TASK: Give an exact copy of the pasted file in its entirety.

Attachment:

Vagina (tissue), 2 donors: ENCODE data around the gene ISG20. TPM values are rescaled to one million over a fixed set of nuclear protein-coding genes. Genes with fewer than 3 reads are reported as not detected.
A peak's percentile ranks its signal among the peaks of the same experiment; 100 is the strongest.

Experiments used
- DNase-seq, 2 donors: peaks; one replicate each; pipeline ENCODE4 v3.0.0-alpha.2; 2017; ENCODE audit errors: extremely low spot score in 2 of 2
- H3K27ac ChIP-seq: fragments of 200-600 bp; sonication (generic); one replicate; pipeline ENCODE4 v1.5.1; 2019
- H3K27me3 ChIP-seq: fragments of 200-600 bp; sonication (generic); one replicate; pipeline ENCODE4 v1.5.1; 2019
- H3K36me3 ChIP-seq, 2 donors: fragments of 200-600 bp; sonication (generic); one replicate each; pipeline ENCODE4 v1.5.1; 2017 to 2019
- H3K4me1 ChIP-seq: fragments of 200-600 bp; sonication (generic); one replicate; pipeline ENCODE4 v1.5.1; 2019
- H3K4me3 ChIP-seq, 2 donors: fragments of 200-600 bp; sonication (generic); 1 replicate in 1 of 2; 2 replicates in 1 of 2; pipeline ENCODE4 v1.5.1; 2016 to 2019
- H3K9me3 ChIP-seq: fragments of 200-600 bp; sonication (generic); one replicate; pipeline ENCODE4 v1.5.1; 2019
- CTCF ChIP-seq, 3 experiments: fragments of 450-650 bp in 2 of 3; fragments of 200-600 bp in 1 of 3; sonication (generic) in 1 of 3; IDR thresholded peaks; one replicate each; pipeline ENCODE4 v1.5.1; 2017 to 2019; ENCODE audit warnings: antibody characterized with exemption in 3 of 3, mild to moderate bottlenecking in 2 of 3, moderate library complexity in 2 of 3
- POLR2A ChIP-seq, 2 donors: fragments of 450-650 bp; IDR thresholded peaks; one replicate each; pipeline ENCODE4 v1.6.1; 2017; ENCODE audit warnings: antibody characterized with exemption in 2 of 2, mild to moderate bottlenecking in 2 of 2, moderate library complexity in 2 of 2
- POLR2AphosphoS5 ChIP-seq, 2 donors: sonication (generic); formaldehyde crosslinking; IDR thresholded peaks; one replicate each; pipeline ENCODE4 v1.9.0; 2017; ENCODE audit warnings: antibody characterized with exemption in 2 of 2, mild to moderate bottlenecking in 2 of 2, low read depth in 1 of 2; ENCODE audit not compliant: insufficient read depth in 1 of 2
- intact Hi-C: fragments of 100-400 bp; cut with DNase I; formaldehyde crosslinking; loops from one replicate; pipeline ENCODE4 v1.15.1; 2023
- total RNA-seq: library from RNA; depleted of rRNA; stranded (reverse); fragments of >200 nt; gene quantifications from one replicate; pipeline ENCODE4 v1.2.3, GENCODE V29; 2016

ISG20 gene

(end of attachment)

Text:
Vagina (tissue), 2 donors: ENCODE data around the gene ISG20. TPM values are rescaled to one million over a fixed set of nuclear protein-coding genes. Genes with fewer than 3 reads are reported as not detected.
A peak's percentile ranks its signal among the peaks of the same experiment; 100 is the strongest.

Experiments used
- DNase-seq, 2 donors: peaks; one replicate each; pipeline ENCODE4 v3.0.0-alpha.2; 2017; ENCODE audit errors: extremely low spot score in 2 of 2
- H3K27ac ChIP-seq: fragments of 200-600 bp; sonication (generic); one replicate; pipeline ENCODE4 v1.5.1; 2019
- H3K27me3 ChIP-seq: fragments of 200-600 bp; sonication (generic); one replicate; pipeline ENCODE4 v1.5.1; 2019
- H3K36me3 ChIP-seq, 2 donors: fragments of 200-600 bp; sonication (generic); one replicate each; pipeline ENCODE4 v1.5.1; 2017 to 2019
- H3K4me1 ChIP-seq: fragments of 200-600 bp; sonication (generic); one replicate; pipeline ENCODE4 v1.5.1; 2019
- H3K4me3 ChIP-seq, 2 donors: fragments of 200-600 bp; sonication (generic); 1 replicate in 1 of 2; 2 replicates in 1 of 2; pipeline ENCODE4 v1.5.1; 2016 to 2019
- H3K9me3 ChIP-seq: fragments of 200-600 bp; sonication (generic); one replicate; pipeline ENCODE4 v1.5.1; 2019
- CTCF ChIP-seq, 3 experiments: fragments of 450-650 bp in 2 of 3; fragments of 200-600 bp in 1 of 3; sonication (generic) in 1 of 3; IDR thresholded peaks; one replicate each; pipeline ENCODE4 v1.5.1; 2017 to 2019; ENCODE audit warnings: antibody characterized with exemption in 3 of 3, mild to moderate bottlenecking in 2 of 3, moderate library complexity in 2 of 3
- POLR2A ChIP-seq, 2 donors: fragments of 450-650 bp; IDR thresholded peaks; one replicate each; pipeline ENCODE4 v1.6.1; 2017; ENCODE audit warnings: antibody characterized with exemption in 2 of 2, mild to moderate bottlenecking in 2 of 2, moderate library complexity in 2 of 2
- POLR2AphosphoS5 ChIP-seq, 2 donors: sonication (generic); formaldehyde crosslinking; IDR thresholded peaks; one replicate each; pipeline ENCODE4 v1.9.0; 2017; ENCODE audit warnings: antibody characterized with exemption in 2 of 2, mild to moderate bottlenecking in 2 of 2, low read depth in 1 of 2; ENCODE audit not compliant: insufficient read depth in 1 of 2
- intact Hi-C: fragments of 100-400 bp; cut with DNase I; formaldehyde crosslinking; loops from one replicate; pipeline ENCODE4 v1.15.1; 2023
- total RNA-seq: library from RNA; depleted of rRNA; stranded (reverse); fragments of >200 nt; gene quantifications from one replicate; pipeline ENCODE4 v1.2.3, GENCODE V29; 2016

ISG20 gene